The rod was designed for use in a very narrow stream - so narrow there isn't room to use a longer rod. I have found, though, that even if the stream is wide enough to use a 5 foot rod, the shorter rod makes it easier to make short underhand casts, particularly if you need a low trajectory. Plus, of course, it's just fun to use.
On Friday, I also fished the RZ39LL as it was intended. The Shimano Soare CI4+ 500S is a good match for the rod. It's small and light weight. It doesn't have a huge line capacity, but on a small stream you don't make long casts and the fish don't make long runs. The reel holds 70 meters of 3 lb line, which is probably three times as much as you really need. I'm sure I've never made a 70 foot cast while fishing a small stream.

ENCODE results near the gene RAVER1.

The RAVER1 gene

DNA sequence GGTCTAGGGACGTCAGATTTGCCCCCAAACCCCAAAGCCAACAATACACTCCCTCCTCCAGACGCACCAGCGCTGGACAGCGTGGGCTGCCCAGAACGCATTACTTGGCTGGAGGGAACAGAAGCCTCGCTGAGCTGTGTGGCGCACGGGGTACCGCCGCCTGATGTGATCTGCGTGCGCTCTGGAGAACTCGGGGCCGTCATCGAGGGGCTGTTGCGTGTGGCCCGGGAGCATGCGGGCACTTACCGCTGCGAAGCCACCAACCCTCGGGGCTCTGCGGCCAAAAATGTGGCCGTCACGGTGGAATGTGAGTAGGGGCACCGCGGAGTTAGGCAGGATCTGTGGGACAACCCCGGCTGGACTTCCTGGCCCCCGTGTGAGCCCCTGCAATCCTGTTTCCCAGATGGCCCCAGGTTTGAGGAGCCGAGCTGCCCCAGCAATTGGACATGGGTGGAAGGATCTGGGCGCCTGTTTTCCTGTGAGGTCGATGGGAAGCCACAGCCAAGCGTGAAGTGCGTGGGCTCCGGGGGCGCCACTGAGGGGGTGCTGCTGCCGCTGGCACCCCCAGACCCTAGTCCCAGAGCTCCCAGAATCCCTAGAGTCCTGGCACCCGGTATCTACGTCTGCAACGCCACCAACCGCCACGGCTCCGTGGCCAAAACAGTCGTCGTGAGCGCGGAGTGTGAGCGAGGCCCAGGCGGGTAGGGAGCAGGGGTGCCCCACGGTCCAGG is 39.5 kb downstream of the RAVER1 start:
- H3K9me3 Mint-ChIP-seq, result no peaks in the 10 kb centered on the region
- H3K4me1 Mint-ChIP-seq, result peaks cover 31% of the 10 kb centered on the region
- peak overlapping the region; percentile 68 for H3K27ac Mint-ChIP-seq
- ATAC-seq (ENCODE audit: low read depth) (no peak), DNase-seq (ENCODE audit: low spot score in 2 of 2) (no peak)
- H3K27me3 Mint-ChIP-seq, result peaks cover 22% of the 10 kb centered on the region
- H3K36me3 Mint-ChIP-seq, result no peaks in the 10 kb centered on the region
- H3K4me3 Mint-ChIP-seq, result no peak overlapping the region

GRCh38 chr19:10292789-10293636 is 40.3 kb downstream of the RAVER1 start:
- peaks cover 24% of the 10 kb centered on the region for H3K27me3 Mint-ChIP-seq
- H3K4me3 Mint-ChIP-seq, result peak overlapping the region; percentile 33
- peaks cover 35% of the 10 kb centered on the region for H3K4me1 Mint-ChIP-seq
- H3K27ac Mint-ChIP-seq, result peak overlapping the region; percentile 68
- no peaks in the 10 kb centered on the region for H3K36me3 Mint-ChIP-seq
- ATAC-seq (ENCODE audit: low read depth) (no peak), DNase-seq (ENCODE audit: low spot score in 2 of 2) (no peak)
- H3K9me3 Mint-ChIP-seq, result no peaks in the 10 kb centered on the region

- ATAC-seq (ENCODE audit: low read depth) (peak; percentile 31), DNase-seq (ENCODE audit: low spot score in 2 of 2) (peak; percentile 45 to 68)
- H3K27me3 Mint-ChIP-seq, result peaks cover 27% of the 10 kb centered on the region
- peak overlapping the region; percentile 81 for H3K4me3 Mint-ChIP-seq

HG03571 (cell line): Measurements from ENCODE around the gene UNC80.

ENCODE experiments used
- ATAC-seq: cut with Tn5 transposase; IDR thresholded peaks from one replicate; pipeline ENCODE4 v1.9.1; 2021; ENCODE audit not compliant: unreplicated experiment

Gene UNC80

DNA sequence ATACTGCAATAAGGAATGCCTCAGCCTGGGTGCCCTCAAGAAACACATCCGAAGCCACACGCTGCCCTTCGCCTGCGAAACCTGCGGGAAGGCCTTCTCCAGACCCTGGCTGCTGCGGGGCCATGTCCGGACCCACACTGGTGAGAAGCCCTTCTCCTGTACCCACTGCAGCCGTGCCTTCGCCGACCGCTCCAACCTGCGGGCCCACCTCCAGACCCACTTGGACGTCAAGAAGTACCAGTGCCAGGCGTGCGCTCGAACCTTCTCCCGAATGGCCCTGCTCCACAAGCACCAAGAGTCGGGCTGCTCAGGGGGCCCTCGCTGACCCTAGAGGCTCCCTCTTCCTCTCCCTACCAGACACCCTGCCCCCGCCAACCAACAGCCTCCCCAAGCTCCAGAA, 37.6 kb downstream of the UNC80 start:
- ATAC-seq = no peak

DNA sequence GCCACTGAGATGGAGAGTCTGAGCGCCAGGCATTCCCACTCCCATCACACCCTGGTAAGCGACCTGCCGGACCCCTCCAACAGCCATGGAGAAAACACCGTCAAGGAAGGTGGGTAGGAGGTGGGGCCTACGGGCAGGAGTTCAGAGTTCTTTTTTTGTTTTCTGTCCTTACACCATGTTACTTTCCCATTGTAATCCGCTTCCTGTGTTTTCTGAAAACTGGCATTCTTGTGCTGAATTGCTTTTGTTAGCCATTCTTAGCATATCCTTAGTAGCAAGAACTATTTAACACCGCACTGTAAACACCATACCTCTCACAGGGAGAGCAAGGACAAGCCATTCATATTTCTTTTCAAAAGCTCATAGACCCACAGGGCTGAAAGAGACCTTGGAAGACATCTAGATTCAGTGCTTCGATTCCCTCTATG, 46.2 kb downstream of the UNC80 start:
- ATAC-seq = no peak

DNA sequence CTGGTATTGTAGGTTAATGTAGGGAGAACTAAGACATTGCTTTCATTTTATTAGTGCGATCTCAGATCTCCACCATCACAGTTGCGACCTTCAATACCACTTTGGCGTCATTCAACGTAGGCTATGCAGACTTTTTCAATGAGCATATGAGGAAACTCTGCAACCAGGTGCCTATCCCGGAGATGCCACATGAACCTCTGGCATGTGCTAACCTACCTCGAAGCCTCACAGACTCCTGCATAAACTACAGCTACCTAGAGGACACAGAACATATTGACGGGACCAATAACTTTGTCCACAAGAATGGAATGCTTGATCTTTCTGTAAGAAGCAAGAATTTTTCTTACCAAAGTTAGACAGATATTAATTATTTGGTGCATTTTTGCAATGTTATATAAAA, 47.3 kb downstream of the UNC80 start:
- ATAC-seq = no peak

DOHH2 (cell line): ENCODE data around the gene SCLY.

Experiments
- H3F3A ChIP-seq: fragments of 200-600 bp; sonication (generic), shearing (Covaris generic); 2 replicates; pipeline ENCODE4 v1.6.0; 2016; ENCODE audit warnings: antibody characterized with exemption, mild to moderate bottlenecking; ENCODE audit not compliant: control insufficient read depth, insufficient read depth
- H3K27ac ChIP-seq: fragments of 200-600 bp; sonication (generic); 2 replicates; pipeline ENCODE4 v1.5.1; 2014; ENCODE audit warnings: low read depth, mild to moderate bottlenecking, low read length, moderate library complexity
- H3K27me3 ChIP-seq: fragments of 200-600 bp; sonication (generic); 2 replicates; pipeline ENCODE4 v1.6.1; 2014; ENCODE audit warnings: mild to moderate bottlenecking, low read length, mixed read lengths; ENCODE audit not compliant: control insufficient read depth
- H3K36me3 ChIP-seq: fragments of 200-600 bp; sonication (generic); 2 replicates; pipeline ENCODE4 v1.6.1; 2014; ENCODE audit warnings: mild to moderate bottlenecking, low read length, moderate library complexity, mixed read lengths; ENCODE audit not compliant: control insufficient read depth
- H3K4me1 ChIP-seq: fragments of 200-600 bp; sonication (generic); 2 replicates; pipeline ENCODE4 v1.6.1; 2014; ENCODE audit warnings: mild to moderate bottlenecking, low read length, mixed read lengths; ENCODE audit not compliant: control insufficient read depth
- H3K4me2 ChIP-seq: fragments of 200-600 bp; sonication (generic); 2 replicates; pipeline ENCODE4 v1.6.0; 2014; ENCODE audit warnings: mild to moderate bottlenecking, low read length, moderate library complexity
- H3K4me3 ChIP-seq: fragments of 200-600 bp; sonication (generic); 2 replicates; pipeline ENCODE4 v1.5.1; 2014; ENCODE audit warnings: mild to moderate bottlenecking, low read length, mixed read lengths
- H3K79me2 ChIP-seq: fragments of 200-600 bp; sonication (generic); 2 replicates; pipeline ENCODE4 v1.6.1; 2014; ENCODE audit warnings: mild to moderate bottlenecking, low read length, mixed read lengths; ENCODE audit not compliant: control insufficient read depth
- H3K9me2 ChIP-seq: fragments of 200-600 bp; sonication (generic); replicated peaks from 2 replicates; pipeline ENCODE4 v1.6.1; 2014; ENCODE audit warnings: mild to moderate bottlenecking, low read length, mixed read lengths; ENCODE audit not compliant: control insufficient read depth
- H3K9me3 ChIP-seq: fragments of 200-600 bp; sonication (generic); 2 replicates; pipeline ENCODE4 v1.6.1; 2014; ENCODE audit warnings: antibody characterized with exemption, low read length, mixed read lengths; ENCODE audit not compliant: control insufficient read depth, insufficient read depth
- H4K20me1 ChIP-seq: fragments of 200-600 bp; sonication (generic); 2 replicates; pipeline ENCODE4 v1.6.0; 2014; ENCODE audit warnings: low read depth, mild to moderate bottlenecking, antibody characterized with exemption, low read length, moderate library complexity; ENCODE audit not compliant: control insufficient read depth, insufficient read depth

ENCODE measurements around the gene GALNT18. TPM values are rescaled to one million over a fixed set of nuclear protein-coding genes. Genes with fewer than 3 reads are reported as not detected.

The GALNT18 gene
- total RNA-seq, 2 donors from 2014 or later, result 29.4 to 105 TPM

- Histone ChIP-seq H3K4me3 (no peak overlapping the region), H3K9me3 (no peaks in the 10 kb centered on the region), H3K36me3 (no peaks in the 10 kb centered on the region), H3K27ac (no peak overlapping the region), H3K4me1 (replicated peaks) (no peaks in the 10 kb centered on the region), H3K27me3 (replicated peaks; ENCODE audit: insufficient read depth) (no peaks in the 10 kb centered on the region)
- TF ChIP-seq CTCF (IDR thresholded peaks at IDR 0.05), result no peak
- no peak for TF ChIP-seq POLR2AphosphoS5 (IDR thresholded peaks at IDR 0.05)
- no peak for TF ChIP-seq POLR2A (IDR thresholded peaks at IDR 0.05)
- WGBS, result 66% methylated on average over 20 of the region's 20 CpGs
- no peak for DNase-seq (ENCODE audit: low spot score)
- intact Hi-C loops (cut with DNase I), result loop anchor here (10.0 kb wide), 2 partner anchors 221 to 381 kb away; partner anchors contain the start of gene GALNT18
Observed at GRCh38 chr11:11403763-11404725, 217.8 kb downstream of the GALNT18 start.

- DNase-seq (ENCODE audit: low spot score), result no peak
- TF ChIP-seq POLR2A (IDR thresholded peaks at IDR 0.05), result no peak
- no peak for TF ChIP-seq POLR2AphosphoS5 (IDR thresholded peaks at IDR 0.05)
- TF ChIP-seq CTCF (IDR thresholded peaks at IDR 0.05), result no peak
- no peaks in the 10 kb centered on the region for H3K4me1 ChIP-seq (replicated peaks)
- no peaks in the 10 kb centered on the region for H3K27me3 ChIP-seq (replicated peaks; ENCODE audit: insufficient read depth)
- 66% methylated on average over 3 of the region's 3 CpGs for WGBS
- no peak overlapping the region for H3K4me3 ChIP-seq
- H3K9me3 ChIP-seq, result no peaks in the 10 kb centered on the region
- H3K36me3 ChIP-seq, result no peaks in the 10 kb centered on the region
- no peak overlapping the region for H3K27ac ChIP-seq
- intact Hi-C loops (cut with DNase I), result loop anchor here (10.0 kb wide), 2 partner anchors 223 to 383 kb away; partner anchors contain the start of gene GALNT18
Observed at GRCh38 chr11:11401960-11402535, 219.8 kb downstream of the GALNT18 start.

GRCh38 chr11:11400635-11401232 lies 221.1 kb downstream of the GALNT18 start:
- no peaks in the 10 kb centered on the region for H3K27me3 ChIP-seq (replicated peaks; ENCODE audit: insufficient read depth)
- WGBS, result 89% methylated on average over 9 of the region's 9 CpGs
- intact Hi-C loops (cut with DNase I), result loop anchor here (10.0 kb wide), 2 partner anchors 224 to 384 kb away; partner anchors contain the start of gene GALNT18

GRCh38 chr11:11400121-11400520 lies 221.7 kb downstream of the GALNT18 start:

Most of my casts on Friday were probably no more than 30 feet, 40 at the outside. Casting into small bank eddies - often just open spaces between rocks - and then retrieving into the main part of the stream (which Angler Saito so often does) proved to be quite productive. I found it worked better with a minnow plug than a spinner or spoon, though. Casting into shallow water, the small, dense metal lures went to the bottom and got stuck between rocks too often. If you can start reeling the instant the lure hits the water you will save lures. The time it takes to close the bail on a spinning reel before reeling can be too long, though. It has to be instantaneous. At least on Friday, the minnow plugs never got stuck.